Assisting in Hakomi

By Roger Langmaid

Those of us training in Hakomi become familiar with the role of assisting the therapist and client during a session. This practice of using assistants is one of the features that Ron Kurtz brought to the method that remains outside of many traditional private therapist – client practices.

“I now have trained many assistants – it’s a very good way to involve people and teach them the method. I even use assistants in private practice, there are many things you can do with a client when you have assistants that you can’t do when you’re alone with a client.”(1)

Ron KurtzOne function of assisting is for us, with the therapists consent, to offer our own care and loving presence to the client. Ron talks about this:

Another thing I introduced into the method, a long time ago was the use of assistants. Here’s how they assist when a client experiences a painful emotion as an outcome of an experiment. They offer comfort. If it’s accepted they provide it. Sometimes it’s just a hand on a clients arm or shoulder. Sometimes it’s being held in someone’s arms for a while. That’s the second thing I do when an experiment evokes a painful emotion, give the client the opportunity to be touched or held. Almost always it’s my assistants that do that. When they do, like me they remain silent.” (2)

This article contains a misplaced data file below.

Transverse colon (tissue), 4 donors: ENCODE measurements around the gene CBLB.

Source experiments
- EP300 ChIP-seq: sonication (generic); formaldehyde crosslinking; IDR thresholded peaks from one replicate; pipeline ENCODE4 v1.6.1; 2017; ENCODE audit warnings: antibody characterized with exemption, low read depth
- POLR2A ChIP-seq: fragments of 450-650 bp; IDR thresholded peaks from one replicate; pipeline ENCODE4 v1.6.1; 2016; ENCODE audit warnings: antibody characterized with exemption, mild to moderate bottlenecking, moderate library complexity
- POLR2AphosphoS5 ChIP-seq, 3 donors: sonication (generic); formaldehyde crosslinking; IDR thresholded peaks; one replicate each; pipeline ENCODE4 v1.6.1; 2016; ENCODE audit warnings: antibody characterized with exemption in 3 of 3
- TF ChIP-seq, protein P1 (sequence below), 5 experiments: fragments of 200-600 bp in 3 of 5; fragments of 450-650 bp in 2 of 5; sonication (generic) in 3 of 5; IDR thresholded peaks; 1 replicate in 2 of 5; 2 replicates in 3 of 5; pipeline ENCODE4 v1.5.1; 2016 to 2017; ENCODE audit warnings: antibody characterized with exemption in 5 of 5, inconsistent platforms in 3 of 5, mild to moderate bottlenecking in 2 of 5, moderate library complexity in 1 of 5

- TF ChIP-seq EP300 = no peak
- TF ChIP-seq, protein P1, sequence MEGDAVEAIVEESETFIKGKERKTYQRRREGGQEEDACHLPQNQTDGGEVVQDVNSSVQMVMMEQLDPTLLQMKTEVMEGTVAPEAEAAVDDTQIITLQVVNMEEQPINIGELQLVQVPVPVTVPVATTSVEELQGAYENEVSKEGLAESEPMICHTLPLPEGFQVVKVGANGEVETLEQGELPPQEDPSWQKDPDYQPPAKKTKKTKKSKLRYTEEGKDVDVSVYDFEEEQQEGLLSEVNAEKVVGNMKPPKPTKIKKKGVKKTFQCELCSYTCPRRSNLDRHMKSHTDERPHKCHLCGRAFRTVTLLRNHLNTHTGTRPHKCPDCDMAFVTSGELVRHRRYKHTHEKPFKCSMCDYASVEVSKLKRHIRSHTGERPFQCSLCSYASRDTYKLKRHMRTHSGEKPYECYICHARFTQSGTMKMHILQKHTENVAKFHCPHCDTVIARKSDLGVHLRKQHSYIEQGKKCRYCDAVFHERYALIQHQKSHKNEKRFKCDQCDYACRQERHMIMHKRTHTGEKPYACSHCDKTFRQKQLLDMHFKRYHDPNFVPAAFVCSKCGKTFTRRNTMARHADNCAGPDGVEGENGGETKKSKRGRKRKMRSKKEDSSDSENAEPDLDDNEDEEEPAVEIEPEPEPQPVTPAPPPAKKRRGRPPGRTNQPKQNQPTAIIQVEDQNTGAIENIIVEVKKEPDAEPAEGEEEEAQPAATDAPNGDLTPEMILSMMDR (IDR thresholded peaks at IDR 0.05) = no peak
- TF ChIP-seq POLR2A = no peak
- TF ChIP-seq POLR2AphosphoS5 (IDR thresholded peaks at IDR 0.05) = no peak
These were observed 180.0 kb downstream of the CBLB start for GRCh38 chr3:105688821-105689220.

Assistants may also be asked by the therapist to support the client by taking over – another of the unique Hakomi practices. The therapist may offer the client that either their inner verbal statements or physical experiences such as tensions or movements be taken over or supported. This is often best done using assistants. Ron talks about the value of taking over:

“Taking over is a way to offer a person a chance to relax, to give up some effort. Even when you are taking over a thought the person has in reaction to a probe, by giving someone else the expression of the thought, that’s something the person need not do. More accurately it is the parts that operate from an involuntary place that that give up the effort. When that happens, the person often begins to feel what was hidden from consciousness.”(3)

Having the client work within a group setting with assistants can itself have a significant impact. Discovering and revealing painful material to others can be healing in itself. For many of us, part of the missing experience is the lack of recognition, understanding or companionship in those painful moments of our life. The practice of having other people involved purely as witnesses in loving presence is often therapeutic for the client.

“Assistants can help contain the process when strong emotions are being expressed. With assistants there is a semi public aspect to the therapy. The process is being witnessed. It’s not just therapist and client. It’s happening in a group of some size, from three or four to a whole group of people. That has a powerful effect on the client mind. You have told your story and others have heard it.”(2)

Assisting is one of the best ways we become trained in the practice of Hakomi, by being right there in the process with the client and therapist. Our own sympathetic loving presence is naturally aroused when we get to witness others self exploration and work.

1. The Esalen Hakomi Group Handbook Appendix 1. Evolvi ng vision Ron Kurtz
2. Overview Talk on the Hakomi Method Ireland 2009 Ron Kurtz
3. Talk given in Tokyo Training 2001 Ron Kurtz